Engage more members. Expanding the pool of volunteers in a meaningful, thoughtful way helps recruit more professionals into ASHE and increases the chances of members staying active in the long run. Meaningful, career-enhancing volunteer opportunities are valuable to ASHE members and help them network, share their expertise and make a difference in the field. Lastly, increasing the volunteer pool means more experts are contributing to the body of knowledge ASHE shares with its members.

Focus on diversity. Considering all types of diversity is paramount. Diversity, equity and inclusion are part of the strategic focus for both ASHE and the American Hospital Association (AHA). Ensuring that all underrepresented groups are given a voice and a chance to engage and lead means that everyone succeeds and any work done is of higher quality. With ASHE member volunteerism, other types of diversity also are considered such as experience level and type, personality type, work style, career stage and more. Having members working together from different backgrounds and perspectives means that discussions are richer, innovation is stronger and deliverables are better.

Include young and early career professionals. Building on the work of new member volunteer groups outlined previously, ASHE leaders understand that having young and early career professionals included in all areas of the organization is critical because it helps ensure a healthy pipeline of ASHE members; helps identify, train and nurture future ASHE leaders; helps with the larger industry challenge of succession planning and workforce issues; and allows for a fresh perspective with discussions and project development. This guiding principle encourages ASHE staff and leaders to always include at least one or two young professionals in their member groups.

Be flexible. When the work needed is at the center of member volunteer group mobilization, it results in a wide variety of types of groups and lengths of terms. When recruiting for member groups, types of expertise, required skills, length of term and type of service all depend on the work that needs to get done; member groups do not need to all look alike or fit into a rigid framework.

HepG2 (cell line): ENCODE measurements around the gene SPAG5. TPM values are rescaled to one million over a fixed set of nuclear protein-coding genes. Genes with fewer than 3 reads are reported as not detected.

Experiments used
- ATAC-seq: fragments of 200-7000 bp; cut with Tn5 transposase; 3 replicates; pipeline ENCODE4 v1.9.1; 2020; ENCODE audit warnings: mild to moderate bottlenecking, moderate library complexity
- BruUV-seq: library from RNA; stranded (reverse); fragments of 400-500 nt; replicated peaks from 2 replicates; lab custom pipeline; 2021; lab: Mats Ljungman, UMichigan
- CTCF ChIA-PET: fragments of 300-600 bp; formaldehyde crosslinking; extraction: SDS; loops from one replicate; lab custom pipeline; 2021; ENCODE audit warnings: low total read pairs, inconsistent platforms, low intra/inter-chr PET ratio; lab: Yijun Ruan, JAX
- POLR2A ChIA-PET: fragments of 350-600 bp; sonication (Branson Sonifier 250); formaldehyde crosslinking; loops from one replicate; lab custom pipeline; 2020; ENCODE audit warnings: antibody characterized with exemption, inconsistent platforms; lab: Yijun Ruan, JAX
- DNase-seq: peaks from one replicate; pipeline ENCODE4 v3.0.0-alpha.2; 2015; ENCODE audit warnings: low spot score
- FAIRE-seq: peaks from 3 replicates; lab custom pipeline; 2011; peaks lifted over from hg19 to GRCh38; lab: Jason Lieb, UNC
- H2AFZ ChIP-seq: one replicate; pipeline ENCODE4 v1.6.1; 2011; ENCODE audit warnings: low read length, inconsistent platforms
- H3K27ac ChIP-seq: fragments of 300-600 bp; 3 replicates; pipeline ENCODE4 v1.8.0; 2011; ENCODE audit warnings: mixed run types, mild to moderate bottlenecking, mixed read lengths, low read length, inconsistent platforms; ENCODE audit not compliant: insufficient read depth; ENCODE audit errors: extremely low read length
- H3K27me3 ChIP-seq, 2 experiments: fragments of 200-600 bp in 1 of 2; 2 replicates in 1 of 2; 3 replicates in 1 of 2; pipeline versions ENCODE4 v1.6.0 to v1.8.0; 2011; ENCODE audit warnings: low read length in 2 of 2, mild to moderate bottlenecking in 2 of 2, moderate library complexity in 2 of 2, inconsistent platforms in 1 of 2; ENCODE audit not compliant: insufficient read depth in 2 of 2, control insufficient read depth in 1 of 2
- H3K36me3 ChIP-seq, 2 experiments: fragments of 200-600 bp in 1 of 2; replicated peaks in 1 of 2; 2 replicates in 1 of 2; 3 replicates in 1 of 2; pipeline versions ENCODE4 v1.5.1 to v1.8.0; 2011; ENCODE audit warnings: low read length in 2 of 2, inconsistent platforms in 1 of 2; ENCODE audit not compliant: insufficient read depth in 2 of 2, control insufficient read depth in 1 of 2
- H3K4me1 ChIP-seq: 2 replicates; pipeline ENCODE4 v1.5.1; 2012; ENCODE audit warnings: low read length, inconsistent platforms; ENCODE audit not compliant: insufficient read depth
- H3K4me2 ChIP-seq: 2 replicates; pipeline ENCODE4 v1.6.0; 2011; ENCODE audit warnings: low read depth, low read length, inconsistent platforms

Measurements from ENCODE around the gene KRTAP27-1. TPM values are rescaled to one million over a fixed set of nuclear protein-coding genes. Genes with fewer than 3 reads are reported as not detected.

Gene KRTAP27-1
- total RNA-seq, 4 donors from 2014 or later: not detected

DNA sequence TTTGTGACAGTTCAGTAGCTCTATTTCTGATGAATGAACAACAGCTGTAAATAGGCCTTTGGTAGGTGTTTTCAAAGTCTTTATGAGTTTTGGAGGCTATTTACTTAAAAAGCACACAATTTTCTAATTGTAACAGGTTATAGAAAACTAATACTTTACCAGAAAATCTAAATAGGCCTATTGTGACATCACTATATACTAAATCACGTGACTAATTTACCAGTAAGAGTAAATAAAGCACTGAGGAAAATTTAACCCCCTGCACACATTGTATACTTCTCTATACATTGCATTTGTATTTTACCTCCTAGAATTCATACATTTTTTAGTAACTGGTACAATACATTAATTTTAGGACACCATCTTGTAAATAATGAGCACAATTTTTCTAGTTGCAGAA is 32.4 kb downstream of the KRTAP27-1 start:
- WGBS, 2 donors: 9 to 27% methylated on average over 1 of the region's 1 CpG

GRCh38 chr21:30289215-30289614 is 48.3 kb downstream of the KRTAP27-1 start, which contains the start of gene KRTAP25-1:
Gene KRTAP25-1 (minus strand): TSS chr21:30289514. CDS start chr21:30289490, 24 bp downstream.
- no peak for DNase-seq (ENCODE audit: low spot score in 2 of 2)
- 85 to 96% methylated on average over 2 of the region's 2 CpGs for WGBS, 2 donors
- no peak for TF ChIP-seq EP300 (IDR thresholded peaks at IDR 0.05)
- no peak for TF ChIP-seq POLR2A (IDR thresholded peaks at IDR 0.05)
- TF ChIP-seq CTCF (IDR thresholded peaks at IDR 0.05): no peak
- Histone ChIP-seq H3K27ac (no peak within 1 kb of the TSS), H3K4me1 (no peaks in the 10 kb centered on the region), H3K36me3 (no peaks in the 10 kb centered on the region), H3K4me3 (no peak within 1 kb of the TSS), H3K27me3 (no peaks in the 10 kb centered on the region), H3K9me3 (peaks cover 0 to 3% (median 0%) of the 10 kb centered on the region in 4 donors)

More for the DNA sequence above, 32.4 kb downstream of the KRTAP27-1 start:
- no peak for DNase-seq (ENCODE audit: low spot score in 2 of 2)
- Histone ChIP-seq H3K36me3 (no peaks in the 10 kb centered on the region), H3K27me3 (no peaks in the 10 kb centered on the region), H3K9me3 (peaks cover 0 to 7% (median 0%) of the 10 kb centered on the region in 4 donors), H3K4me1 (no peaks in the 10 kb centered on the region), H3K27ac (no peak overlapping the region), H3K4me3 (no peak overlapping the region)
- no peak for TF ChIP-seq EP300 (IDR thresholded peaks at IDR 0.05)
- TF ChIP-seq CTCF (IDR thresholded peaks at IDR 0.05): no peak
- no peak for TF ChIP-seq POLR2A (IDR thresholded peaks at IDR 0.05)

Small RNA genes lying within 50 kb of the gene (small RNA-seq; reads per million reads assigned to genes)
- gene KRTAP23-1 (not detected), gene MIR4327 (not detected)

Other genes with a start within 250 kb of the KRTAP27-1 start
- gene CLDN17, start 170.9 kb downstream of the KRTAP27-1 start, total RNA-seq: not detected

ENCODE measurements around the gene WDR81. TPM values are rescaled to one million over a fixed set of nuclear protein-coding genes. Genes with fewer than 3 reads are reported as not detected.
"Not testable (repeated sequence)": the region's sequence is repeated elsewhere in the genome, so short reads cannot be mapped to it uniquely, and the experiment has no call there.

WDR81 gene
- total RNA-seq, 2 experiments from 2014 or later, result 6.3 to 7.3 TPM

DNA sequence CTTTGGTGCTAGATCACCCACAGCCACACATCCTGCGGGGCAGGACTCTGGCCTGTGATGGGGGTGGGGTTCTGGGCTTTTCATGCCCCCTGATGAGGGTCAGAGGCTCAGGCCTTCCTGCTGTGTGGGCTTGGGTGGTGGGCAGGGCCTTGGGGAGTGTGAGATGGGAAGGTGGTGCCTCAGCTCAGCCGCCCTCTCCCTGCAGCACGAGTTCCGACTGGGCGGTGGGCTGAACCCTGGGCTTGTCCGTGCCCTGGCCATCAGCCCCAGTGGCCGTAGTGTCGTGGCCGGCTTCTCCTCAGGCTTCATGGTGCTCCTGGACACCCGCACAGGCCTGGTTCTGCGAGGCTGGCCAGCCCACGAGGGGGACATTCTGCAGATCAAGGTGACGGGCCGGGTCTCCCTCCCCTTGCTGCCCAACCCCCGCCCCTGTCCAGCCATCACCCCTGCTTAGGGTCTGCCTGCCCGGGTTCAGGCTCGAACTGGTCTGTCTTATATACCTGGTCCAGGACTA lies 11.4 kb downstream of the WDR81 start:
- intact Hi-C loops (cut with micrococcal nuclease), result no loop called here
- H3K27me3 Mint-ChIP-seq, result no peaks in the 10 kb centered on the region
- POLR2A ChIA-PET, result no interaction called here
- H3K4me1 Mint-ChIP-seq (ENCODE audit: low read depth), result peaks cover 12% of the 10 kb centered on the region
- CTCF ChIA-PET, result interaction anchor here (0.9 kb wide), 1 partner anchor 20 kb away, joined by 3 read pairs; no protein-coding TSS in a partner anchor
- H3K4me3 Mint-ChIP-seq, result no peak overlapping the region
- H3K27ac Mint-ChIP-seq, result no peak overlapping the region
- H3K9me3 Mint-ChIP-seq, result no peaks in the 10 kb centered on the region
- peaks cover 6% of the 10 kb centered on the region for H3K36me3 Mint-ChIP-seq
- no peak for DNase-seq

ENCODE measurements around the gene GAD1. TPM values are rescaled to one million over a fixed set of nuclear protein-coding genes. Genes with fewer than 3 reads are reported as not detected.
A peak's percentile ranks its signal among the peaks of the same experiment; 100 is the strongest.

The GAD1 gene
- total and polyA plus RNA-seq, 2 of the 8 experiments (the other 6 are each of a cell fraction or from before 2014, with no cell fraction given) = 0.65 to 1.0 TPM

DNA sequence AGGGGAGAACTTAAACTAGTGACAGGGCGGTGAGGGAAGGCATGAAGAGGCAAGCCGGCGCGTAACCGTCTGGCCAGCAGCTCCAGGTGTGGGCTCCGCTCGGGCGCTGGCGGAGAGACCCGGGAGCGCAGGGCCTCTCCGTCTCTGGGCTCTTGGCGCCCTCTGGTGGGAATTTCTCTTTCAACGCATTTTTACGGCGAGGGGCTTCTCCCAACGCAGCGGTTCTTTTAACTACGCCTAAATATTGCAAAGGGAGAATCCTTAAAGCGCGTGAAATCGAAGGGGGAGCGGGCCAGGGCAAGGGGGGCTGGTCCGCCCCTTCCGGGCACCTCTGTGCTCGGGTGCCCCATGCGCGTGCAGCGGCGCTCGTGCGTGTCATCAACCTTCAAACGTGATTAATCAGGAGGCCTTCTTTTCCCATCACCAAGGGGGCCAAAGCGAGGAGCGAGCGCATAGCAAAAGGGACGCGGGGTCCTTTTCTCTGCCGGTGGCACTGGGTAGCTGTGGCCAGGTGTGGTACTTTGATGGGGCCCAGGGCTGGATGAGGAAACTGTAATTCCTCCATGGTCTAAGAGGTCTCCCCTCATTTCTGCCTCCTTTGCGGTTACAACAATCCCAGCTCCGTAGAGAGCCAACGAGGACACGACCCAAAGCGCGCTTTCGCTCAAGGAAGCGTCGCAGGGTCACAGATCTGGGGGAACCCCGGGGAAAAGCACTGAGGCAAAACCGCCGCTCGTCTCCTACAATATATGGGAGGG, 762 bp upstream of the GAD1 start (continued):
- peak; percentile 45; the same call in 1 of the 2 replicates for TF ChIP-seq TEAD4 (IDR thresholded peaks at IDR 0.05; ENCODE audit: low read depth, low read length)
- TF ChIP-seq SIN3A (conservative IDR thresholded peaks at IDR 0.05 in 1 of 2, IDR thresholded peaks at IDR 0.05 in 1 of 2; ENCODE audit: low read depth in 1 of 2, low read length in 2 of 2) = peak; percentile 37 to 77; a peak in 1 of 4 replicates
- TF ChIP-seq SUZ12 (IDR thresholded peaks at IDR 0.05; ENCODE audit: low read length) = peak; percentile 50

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Getting involved

In the past, members had to know somebody or be in the right place at the right time to get access to volunteer opportunities. Today, all ASHE members have access, and the process is much easier. Indeed, the more members ASHE has engaged in meaningful, valuable volunteerism, the more likely they are to maintain membership for the long term. It truly is in the best interest of ASHE and the field to keep the entryway to volunteerism as wide as possible.

The My ASHE online community not only houses a prolific all-member online discussion board, but it also includes the ASHE volunteer network. Each ASHE member has access to the volunteer network and should create both a member and volunteer profile. This allows members to customize their profiles with pertinent information such as organization type, organization setting, areas of interest and expertise, and more. 

Similarly, the volunteer profile includes information such as ability to travel, amount of time available to volunteer and professional skills. Ensuring member profiles are complete helps ASHE staff match members with the right volunteer opportunities. It also helps with the selection process when members apply for specific opportunities. The pathway for volunteering is illustrated on the graphic to the right.

Transparency leads to satisfaction

Often, members don’t know exactly what they’re getting into when raising their hand to volunteer: “How much time will I spend doing this?” “Will I have to travel?” “Will I have to write something or speak in front of a group?” “Will there be meetings to attend?” “How will I know if I’ve been selected and what is the process for selection?”

These are all reasonable questions and can be answered with a healthy level of transparency. In the volunteer section of My ASHE at, members will see more information to promote transparency in member involvement. This includes approximations on amount of time involved, whether meeting and travel requirements exist, how long each term is, and what sort of experience and skills are desired. 

Members can even use filters to search for opportunities that match some of these criteria. The volunteer opportunities listed on My ASHE include more information than ever before to help members find the right opportunity to match their schedules, abilities and interests. Indeed, a healthy volunteer/opportunity match depends on this type of transparency.

Regarding transparency around the selection process, ASHE plans to include more information soon. Building out a section for each opportunity listing that includes an overview of the review and approval process for candidates, clarity on how members are selected (e.g., which attributes are desired and how decision-makers operate), and information on a timeline for when members are informed about their applications are the next steps in building transparency.

In addition, setting expectations around past volunteer experience requirements is key. Sometimes, members will need to demonstrate prior volunteer experience at either the chapter level or at ASHE before they can be considered for a high-level leadership position such as Advisory Board member or even committee chair. 

Therefore, future iterations of the volunteer network will include suggested member volunteer pathways and help members understand how they can advance into higher level leadership positions. These improvements will lead to higher member satisfaction, a willingness to volunteer again and again, and optimized deliverables for ASHE membership. 

Tina Morton, MBA, CAE, is director of member engagement for ASHE. She can be reached at